I might have recently purchased 30 books at the library used book sale. Ok, 32. Book purchasing has become somewhat of an addiction over the course of the past two years. A “problem” some might say. Amazon and I have a pact that states I can not make an Amazon purchase without adding in an under $10 book at check out. I hold fast to this pact. And my husband holds fast to rolling his eyes whenever he sees me unveil the newest book entering our home. And yet he’s supportive in this somewhat healthy addiction of mine.
Since I do all the reading, I figured I would start reviewing for all of you. These are not sponsored in any way. Just my raw, honest, opinions of all the words. I really do love words.
#1. Jen Hatmaker’s 7: I introduced Jen into my world with her book, “Interrupted” last year. It rubbed me wrong and I put it back on the shelf. Knowing how many people admire her, I tried again with “7.” Choice well made. This 221 page gem focuses on her “experimental mutiny against excess.” She walks through 7 months , identifying 7 areas of excess and “made 7 simple choices to fight back against the modern-day diseases of greed, materialism, and overindulgence.” Reading this book is enough to induce delivering a U-Haul load of personal junk to Goodwill. It’s enough to change the way you purchase applesauce and string cheese, the way you pray, and buy clothing. It’s fuel to think hard about the way we live and why.
She says, “As consumers, let’s silence the “I WANT” and focus on the “WE NEED.” Good, right? How about this one…”At some point the church stopped living the Bible and decided just to study it, culling the feast parts and whitewashing the fast parts. We’re addicted to the buffet, skillfully discarding the costly discipleship required after consuming. The feast is supposed to sustain the fast, but we go back for 2nds, 3rds, and 4ths, stuffed to the brim, fat with inactivity.” I’ll let you sit there for a bit.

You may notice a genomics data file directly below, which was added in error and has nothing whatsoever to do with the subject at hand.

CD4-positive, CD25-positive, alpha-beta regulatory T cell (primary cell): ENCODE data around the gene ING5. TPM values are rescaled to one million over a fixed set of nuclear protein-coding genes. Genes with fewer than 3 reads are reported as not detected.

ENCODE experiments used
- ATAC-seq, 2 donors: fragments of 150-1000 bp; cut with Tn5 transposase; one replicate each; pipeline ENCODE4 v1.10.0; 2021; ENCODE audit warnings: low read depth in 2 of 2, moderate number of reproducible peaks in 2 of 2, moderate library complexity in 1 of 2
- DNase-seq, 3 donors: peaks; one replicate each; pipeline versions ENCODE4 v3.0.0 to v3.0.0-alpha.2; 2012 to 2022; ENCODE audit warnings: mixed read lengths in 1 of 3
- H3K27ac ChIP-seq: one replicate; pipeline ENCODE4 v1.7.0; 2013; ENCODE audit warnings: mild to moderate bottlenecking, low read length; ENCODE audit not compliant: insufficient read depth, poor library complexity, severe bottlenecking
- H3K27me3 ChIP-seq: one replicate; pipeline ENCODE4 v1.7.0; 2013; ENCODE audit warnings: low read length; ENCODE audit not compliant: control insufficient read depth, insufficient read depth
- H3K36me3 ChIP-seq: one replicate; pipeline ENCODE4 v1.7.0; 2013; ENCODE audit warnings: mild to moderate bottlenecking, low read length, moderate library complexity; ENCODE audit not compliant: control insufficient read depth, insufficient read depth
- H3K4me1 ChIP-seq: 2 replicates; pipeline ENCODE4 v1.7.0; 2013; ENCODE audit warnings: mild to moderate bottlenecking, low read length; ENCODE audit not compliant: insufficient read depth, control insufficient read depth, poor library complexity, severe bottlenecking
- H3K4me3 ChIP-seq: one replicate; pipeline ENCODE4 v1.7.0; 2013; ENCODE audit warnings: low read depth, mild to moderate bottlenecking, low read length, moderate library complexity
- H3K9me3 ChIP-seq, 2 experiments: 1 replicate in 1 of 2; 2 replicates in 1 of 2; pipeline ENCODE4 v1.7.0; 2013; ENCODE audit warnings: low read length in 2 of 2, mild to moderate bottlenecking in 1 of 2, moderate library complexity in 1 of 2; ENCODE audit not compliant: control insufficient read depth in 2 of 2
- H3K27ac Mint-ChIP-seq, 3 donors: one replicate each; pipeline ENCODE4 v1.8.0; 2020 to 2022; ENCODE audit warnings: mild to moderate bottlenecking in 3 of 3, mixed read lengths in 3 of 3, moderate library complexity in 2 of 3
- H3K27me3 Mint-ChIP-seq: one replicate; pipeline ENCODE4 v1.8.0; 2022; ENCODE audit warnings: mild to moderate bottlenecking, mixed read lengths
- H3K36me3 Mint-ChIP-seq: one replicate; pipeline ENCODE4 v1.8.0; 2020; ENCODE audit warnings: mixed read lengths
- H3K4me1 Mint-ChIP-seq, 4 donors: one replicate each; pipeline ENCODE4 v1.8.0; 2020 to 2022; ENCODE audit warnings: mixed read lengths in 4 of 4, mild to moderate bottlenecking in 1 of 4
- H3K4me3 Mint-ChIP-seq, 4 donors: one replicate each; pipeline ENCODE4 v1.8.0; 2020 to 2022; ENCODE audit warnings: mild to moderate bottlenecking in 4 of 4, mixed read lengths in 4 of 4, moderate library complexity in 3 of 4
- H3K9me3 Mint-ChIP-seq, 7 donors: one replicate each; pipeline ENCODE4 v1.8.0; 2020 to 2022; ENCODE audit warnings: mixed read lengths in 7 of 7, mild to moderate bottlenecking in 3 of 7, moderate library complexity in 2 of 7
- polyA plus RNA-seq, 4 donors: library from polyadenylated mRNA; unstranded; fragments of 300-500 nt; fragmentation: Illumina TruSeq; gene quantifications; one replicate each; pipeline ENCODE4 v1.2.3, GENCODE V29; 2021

“Autism is not an illness. It’s a different way of being human. Autistic children and adults progress through developmental stages as we all do. To help them, we don’t need to “fix” them. We need to understand them and then change ourselves- our beliefs, attitudes, and actions.”
This book should be required reading for every teacher, Sunday school worker, coach, parent of a child on the spectrum…anyone who works with kids. Our son is extremely high functioning and some days wouldn’t qualify under the spectrum guidelines, but some days he does. This book opened my eyes more, despite my assumption that they were already as wide open as I needed them to be. Here are a few nuggets I humbly walked away with:
- He fixates on things that he feels like he can control. It’s calming and grounding and provides a sense of predictability. There is always a fixation at our house. And it’s a rotating door.
- He gets more excited about things than the average kiddo. And that excitement happens quickly. Good or bad. His threshold is much lower as he has fewer innate coping strategies.
- He’s innately unaware of how others might interpret his actions when he’s feeling dysregulated. Thus why it’s hard to reason and show him how his reactions come across to those around him.
- His incessant talking about a familiar and beloved topic (Pokemon currently) is offering him a sense of control in an typical, unpredictable conversation. He’s not considering the other person’s thoughts, feelings, or interest due to feelings of dysregulation, not because he’s rude. This is also why he tries to control both sides of many conversations, offering ideas on what THEY should say or do.
- Tim and I (and his teachers) make a difference, positive or negative, merely with tone of voice or energy level or by being predictable. This has been an issue at school for years. He can better regulate if he feels consistent calm from those in charge of him.
This summary of my take-aways got us through page 31. 205 more pages to go. I’ll spare you, but please read this book if it’s appropriate to your world. Please.